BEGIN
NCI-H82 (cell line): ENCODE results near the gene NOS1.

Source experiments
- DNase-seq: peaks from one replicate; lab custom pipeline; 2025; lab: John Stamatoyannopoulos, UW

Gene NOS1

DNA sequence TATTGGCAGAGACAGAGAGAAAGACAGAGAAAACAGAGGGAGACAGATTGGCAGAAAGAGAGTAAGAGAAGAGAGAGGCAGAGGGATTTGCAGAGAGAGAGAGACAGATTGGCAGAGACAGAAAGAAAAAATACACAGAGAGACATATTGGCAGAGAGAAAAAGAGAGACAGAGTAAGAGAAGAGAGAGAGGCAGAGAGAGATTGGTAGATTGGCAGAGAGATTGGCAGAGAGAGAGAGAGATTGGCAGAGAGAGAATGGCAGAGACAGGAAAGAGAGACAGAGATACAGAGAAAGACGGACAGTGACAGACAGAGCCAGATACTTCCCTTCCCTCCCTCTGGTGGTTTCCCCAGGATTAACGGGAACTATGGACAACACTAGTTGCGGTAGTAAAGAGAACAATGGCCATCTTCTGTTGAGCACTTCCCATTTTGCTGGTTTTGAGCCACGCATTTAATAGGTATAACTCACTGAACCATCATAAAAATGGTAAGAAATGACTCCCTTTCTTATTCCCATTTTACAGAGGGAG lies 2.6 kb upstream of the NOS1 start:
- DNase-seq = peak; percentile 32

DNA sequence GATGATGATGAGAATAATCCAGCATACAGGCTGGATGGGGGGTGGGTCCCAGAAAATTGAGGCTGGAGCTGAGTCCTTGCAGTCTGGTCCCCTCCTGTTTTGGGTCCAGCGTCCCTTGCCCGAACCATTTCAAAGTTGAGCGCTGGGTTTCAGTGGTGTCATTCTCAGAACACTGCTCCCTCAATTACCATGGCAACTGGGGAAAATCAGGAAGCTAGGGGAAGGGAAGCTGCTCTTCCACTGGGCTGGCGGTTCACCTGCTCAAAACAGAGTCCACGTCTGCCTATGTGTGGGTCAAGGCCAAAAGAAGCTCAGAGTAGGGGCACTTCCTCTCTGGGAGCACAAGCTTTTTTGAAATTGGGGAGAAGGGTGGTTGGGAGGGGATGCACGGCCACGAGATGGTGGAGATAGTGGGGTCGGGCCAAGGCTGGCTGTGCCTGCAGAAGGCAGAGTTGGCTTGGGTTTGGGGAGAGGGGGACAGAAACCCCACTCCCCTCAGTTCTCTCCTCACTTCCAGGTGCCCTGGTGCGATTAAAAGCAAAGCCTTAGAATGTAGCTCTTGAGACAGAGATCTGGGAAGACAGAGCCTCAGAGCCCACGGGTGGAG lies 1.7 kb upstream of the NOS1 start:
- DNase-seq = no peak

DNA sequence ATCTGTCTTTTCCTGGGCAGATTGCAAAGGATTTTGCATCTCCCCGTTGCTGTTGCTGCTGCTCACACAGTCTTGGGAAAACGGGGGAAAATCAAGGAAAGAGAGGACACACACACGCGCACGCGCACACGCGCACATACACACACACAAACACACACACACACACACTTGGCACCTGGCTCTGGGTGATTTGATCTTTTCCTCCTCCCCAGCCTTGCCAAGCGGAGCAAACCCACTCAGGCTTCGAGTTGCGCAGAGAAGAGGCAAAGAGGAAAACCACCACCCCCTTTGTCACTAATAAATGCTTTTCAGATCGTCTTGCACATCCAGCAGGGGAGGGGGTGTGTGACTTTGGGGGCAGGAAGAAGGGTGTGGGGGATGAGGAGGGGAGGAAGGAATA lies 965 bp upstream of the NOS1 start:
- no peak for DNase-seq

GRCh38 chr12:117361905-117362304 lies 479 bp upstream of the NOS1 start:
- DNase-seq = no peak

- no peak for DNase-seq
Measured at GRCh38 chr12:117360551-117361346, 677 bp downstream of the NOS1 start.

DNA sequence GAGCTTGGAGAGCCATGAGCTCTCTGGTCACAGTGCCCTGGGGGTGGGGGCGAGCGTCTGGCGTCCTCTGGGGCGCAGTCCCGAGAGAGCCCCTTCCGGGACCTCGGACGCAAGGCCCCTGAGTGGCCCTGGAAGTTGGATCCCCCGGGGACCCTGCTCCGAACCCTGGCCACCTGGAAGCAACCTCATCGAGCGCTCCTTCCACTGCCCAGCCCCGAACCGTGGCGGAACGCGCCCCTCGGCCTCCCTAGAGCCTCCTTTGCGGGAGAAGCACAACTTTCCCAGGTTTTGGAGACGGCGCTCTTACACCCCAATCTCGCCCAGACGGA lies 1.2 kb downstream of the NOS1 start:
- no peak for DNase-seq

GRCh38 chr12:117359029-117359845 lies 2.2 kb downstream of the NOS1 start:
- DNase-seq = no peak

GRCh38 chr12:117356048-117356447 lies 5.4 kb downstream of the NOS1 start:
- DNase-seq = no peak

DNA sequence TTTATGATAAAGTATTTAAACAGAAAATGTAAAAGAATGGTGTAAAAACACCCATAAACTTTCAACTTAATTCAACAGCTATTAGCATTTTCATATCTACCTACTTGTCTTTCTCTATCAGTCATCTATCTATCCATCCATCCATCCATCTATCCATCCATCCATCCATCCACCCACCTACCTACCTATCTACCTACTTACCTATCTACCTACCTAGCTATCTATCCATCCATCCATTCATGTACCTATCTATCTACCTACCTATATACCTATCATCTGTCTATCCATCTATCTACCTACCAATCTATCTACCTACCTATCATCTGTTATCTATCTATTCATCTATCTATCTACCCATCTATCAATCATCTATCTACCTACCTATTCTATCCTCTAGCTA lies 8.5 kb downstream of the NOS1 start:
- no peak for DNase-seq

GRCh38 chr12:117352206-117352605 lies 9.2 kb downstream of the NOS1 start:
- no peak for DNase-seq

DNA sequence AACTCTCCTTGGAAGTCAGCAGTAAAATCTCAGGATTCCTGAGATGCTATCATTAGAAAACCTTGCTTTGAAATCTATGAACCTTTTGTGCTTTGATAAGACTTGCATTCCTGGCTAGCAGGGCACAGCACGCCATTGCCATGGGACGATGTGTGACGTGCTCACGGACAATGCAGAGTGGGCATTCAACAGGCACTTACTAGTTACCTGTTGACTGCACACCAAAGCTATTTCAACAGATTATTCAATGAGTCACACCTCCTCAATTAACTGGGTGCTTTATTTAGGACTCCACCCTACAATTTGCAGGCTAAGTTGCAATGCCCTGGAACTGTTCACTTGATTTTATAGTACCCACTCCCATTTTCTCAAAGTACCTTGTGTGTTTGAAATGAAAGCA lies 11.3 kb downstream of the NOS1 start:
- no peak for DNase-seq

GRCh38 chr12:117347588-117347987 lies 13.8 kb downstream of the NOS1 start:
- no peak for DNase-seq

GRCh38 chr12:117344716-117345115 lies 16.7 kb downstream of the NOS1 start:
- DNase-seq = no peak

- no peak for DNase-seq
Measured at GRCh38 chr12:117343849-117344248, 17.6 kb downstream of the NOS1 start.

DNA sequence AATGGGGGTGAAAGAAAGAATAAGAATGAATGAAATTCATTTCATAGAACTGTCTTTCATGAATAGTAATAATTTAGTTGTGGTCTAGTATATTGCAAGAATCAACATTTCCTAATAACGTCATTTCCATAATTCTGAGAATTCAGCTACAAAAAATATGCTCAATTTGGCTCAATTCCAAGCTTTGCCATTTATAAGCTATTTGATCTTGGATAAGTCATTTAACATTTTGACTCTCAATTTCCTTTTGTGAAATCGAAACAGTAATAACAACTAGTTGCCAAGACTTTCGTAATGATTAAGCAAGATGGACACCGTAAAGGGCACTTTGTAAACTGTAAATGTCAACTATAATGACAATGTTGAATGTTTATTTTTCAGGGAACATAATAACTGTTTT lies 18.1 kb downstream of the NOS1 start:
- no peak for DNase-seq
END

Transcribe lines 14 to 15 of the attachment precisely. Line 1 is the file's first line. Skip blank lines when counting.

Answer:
Measured at GRCh38 chr12:117360551-117361346, 677 bp downstream of the NOS1 start.

DNA sequence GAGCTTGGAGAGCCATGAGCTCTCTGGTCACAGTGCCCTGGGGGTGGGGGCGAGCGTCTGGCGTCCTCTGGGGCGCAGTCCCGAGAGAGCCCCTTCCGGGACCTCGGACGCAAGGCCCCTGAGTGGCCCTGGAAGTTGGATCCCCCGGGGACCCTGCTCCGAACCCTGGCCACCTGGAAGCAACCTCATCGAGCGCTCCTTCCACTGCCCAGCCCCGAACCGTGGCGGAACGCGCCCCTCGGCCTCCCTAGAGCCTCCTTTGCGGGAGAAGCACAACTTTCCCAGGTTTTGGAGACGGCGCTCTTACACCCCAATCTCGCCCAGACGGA lies 1.2 kb downstream of the NOS1 start: